Last August, I switched from a 13-inch retina MacBook Pro to the 2015 12-inch MacBook (space gray, 512GB). While I do an increasing amount of work and play on my iPad and iPhone these days, I have still used my Mac for a number of tasks over these months.
If you want the simple verdict: I definitely recommend this machine. But more so than with other Macs, I think it’s very dependent on both your day-to-day and long tail needs.
To start, I’ll give you some quick context about my needs for a MacBook:
- I’m mostly a writer these days. I help app developers talk to their customers and about their products, I also have a monthly column in MacLife Magazine and freelance elsewhere, and of course I write here.
- I am working on resuscitating the Finer Things in Tech podcast, which means I need a light podcast recording and editing workflow in both hardware and software.
- I am a photography and music hobbyist, so I have probably far too many consumer, possibly prosumer, but certainly not capital-p-Pro photo editing and music making apps.
- I prefer small and light now over heavy and powerful. My first Mac back in the day was the original 12-inch PowerBook, but I quickly switched to a large iMac. Then I went mobile again with a 17-inch PowerBook, then 15, then 13. Now I’ve come full circle to this 12-inch MacBook.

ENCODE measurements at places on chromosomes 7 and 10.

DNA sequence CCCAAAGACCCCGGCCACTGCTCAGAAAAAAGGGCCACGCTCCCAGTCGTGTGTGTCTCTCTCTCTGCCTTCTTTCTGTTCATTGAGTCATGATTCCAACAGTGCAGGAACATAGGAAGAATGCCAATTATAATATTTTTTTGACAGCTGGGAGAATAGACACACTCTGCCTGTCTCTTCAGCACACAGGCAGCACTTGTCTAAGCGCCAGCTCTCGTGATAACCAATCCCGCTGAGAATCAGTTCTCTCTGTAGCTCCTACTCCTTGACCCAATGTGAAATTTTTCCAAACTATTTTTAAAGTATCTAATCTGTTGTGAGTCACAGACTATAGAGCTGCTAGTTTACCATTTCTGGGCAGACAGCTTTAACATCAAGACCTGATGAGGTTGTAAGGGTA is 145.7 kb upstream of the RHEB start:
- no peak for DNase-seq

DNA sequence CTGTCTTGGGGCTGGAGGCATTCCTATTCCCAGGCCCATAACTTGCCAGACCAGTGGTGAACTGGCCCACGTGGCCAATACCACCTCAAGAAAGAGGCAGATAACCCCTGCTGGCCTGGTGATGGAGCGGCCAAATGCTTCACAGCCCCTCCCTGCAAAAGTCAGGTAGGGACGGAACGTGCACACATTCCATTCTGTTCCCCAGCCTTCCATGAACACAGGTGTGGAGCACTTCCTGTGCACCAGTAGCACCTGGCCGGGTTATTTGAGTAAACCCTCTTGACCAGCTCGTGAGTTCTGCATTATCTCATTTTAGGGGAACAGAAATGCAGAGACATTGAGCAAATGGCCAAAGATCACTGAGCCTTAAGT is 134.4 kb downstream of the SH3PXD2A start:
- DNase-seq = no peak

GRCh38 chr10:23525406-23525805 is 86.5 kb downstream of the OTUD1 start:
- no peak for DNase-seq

- I don’t need a ton of stuff on screen these days. At most I usually have a browser or writing app front and center, and possibly a chat or Twitter app open next to it. I really, really like Apple’s new Full Screen and Split Screen features in OS X (and especially iOS) for quickly placing two apps side by side.
Unlike my multimedia student days when I was learning complex Photoshop tools, Final Cut Pro video editing, and creating 2D and 3D motion graphics, I don’t push a Mac very hard anymore.
Day to Day
This thing is just fantastic. I actually prefer this keyboard to any other I’ve ever used, Apple or otherwise. But sure, this (inarguably superior, more productive) keyboard takes some getting used to, as does everything else in life that you’ve never used before the day you learned about it.